Brief Fact Summary. In anticipation of litigation, the attorney for John M. Taylor, Fortenbaugh (Respondent), interviewed the survivors. Hickman (Petitioner) representing the deceased, brought an action and tried by means of discovery to obtain copies of statements from Respondent’s attorneys, which were obtained from the survivors.
Synopsis of Rule of Law. Materials prepared and information developed by a party or an attorney that is prepared in anticipation of trial is subject to discovery only if the discovering party can show substantial need and an inability to obtain the material by other means.
Issue. Whether a party may inquire into oral and written statements of witnesses obtained by an adverse party’s counsel in preparation of trial after the claim has arisen?
Held. No. Judgment of the court of appeals is affirmed. A party may not seek information, which is produced by the adversary party’s attorney in preparation of litigation without a showing of necessity and the inability to gain access to the documents. Petitioner is attempting to secure the production of written statements and mental impressions contained in the attorney’s files without the showing of necessity, and without any indication that the inability to obtain this information will prejudice the preparation of their case. If such materials were open to opposing counsel, an attorney’s trial strategy and his thoughts would not be his own. However, discovery may be allowed where relevant and non- privileged facts remain hidden in an attorney’s file, and are necessary to the preparation of one’s case. Petitioner did not demonstrate any of these exceptions and thus the statements are protected as work product of Respondent’s attorney. Concurrence. The primary effect of the production of the requested information would be on the legal profession. The purpose of discovery was not to enable a learned profession to perform its function without wits. It is demoralizing to the bar to require a lawyer to write out and deliver to his adversary statements that a witness told him. The practice advocated by the Petitioner would force the attorney to become a witness.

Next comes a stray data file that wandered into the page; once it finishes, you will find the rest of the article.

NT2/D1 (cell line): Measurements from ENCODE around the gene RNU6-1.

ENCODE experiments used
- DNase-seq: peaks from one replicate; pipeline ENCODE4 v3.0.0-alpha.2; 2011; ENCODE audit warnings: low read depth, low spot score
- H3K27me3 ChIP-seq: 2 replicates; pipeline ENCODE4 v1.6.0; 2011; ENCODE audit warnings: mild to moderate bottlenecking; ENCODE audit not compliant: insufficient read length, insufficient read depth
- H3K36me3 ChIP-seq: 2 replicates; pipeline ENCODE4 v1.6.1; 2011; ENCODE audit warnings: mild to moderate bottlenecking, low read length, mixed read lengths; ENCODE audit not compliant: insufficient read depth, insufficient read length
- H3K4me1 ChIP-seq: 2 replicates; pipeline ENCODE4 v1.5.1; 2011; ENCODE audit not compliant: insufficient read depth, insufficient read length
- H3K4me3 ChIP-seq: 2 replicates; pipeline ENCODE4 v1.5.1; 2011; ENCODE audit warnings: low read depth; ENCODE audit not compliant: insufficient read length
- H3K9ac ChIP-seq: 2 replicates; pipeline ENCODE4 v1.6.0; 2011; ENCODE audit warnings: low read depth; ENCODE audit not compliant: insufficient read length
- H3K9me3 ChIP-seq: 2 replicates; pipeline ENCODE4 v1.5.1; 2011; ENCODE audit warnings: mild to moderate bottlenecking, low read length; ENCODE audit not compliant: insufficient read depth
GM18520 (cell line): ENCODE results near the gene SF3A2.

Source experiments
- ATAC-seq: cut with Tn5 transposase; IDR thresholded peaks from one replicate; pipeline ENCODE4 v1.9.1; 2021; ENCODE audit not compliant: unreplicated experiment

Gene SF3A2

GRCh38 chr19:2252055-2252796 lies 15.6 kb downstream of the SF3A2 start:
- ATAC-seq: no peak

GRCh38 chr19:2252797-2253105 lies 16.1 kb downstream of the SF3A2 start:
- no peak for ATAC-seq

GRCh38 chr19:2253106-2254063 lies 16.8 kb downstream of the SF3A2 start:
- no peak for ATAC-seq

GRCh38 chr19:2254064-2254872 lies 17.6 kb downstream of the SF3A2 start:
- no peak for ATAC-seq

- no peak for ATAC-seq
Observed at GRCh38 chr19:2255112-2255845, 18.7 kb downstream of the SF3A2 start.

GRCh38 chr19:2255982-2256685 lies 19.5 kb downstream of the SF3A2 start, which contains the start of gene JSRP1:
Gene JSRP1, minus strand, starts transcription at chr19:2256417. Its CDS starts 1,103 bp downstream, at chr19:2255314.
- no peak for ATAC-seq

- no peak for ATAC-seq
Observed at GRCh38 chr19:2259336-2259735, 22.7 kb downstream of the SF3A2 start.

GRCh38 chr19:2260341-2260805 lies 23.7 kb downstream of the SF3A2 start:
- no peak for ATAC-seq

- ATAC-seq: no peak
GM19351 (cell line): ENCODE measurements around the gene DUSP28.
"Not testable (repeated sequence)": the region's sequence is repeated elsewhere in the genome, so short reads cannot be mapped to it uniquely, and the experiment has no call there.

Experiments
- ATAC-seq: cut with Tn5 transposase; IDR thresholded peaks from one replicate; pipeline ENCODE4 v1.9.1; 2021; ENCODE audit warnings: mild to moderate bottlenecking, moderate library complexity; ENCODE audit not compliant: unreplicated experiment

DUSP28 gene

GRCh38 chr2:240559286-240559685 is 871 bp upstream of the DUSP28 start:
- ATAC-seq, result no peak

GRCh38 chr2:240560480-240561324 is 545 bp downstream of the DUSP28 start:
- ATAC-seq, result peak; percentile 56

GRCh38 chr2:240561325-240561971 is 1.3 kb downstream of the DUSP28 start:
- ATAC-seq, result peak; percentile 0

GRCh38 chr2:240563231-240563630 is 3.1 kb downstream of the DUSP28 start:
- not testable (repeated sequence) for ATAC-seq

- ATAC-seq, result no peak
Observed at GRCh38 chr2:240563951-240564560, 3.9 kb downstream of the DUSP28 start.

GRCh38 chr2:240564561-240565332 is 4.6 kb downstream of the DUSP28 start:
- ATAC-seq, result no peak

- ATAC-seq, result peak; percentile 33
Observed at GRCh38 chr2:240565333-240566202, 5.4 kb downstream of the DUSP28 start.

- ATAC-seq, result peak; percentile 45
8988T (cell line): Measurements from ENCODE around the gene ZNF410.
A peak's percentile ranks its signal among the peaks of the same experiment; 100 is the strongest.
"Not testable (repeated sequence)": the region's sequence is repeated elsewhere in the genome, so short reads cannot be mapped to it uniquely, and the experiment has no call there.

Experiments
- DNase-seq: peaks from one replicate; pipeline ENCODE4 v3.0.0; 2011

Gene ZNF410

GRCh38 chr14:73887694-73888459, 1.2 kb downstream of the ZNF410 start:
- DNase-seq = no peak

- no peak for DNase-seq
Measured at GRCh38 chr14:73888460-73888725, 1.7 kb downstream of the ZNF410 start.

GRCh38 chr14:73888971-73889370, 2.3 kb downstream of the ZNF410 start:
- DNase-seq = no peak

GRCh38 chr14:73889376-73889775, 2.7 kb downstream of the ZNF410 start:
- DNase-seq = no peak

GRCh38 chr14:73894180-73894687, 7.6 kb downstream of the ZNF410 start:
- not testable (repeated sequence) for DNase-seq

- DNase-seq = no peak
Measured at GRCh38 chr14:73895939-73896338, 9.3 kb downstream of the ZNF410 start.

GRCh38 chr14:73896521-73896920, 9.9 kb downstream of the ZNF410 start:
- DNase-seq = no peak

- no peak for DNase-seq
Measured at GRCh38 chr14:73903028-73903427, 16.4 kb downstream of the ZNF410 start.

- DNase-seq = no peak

The general policy against invading the privacy of an attorney's course of preparation is so well recognized and so essential to an orderly working of our system of legal procedure that a burden rests on the one who would invade that privacy to establish adequate reasons to justify production through a subpoena or court order.View Full Point of Law